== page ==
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From Food of the Gods to Forbidden Fruit and Back Again: A brief history of truffles

on September 27, 2022

Earth-bound ambrosia

By the time cuneiform was used to write humanity’s first history over 5000 years ago, people in Mesopotamia enjoyed truffles. 4600 years ago in Ancient Egypt, it was the favorite food of the Pharaoh Cheops. During the time of Aristotle nearly 2500 years ago, the Greeks saw this bulbous fungus as a "valuable" table decoration and awarded truffles to cooking competition winners in Athens.

According to Greek mythology, Zeus turned himself into a golden rain in order to conceive a child with Princess Danae and the drops that reached the ground became truffles. Since Zeus always longed for her, the arousing truffle grew again and again. Ancient Greek physician Galen of Pergamon even hypothesized scientific reasons for the fungus’ role as an aphrodisiac.

When all roads led to Rome, truffles were officially declared as a potency agent and used throughout the empire to cure impotence. The delicacy’s amorous arousal effects are still whispered about to this day.

Oddly enough, truffles have a strangely similar scent to the pheromones emitted by the reproductive organs of wild boars. Because of this, the animals will scrounge recklessly for truffles making them unreliable truffle hunters. Instead, dogs are used since they can be trained to sniff the fungi without eating them.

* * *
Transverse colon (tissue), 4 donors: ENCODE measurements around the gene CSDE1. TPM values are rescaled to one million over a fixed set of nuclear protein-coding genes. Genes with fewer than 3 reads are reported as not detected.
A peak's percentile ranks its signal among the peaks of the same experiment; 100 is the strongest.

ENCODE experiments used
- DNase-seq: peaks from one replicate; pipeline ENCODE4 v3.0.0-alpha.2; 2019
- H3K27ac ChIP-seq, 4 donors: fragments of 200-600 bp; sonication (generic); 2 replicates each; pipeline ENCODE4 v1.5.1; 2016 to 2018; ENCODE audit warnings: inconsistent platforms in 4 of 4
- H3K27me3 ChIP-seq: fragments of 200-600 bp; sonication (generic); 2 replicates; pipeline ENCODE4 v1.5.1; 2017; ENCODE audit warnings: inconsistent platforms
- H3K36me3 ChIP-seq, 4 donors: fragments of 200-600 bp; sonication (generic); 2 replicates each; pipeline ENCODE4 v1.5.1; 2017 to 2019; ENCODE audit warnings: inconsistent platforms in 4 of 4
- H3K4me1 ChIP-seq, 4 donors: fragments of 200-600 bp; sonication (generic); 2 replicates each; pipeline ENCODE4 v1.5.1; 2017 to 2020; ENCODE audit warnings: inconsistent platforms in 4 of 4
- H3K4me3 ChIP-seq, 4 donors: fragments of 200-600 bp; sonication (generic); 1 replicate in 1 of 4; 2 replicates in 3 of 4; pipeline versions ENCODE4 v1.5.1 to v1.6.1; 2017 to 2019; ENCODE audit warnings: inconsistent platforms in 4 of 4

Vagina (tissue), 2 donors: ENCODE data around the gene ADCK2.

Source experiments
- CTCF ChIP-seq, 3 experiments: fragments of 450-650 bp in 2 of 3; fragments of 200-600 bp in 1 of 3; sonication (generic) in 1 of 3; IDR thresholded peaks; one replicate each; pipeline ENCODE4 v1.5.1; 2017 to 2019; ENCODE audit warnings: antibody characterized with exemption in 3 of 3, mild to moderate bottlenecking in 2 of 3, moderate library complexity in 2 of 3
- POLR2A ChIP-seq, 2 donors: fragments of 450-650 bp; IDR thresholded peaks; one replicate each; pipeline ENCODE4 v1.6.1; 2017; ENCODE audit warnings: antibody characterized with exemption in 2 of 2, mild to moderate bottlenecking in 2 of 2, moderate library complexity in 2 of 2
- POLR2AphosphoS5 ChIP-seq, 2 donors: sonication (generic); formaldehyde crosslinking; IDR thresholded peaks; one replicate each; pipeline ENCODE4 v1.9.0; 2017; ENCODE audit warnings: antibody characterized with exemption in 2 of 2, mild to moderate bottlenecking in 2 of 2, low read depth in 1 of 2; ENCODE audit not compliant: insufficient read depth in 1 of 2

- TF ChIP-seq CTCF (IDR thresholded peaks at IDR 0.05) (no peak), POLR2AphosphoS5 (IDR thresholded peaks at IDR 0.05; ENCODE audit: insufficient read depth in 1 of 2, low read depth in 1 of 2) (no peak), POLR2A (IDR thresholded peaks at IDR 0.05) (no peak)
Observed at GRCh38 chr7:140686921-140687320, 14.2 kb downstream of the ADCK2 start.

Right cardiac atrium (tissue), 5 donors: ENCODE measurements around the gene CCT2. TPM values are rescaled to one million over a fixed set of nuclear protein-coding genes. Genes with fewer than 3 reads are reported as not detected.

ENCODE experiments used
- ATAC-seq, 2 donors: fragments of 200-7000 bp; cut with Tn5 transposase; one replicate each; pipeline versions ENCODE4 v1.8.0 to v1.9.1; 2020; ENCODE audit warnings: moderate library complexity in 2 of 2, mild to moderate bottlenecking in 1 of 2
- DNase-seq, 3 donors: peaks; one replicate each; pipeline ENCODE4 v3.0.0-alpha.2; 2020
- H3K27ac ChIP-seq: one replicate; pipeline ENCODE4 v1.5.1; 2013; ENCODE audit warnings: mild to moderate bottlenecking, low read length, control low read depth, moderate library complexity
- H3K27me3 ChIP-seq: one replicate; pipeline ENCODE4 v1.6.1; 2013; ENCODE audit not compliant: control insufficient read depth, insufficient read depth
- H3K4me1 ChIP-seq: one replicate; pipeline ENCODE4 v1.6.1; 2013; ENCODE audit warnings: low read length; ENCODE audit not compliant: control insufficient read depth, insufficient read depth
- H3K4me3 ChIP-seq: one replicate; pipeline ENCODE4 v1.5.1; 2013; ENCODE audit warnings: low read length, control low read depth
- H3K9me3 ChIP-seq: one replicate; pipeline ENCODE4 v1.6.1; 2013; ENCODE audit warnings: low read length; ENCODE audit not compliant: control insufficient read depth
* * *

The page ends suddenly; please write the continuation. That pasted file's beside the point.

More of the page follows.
Fall from grace

After the fall of Rome, everything resembling decadence and depravity was deemed immoral and sinful. B
ecause of their dark and subterranean nature, truffles were seen as sacrilegious and some even believed they were grown by the Devil himself!

 The return to reason during the Renaissance, though, allowed the truffle to make a comeback. When Italian poet Francesco Petrarch brought Europe out of what he called the “Dark Ages”, he included a sonnet dedicated to truffles in his enlightened writings. It is said that Caterina de’ Medici requested truffles be part of her dowry when marrying the future King of France, Henry II.

It was during The Enlightenment that Tuscan poet Giovanni Bernardo Vigo wrote the poem Tuber Terrae. Eventually, even Napoleon helped reaffirm the truffle’s status as a noble and generous edible gift fit for kings and emperors such as himself.


Culinary immortality

In the pages of European and even World History, the truffle has outlived all its proponents and is seen today as an essential ingredient in refined and high-culture cuisine. With that esteem, the truffle is the most expensive culinary fungus ever.

However, truffles are not only esteemed because of their flavour and their rarity, they are incredibly healthy as well. Full of antioxidants, proteins and fiber, the underground delicacy keeps us young and helps prevent diabetes and heart disease. Truffles have antibacterial and anti-inflammatory effects that can protect against some types of cancer. Plus, they are full of micronutrients such as vitamin C, calcium, magnesium, iron, and manganese, making truffles a superfood.

Secular indulgence

Whether it’s the Noble Tuber, the Black Diamond, or Aphrodite’s Lascivious Gift, the truffle has been irresistible to humans since before written history. Once deified and then demonized, it has long since made its way back into our hearts and onto our plates. The obsolete stereotypical thinking that condemned truffles should be left buried in the past while we dig up and add this nutritious and tasty tuber to our diet.

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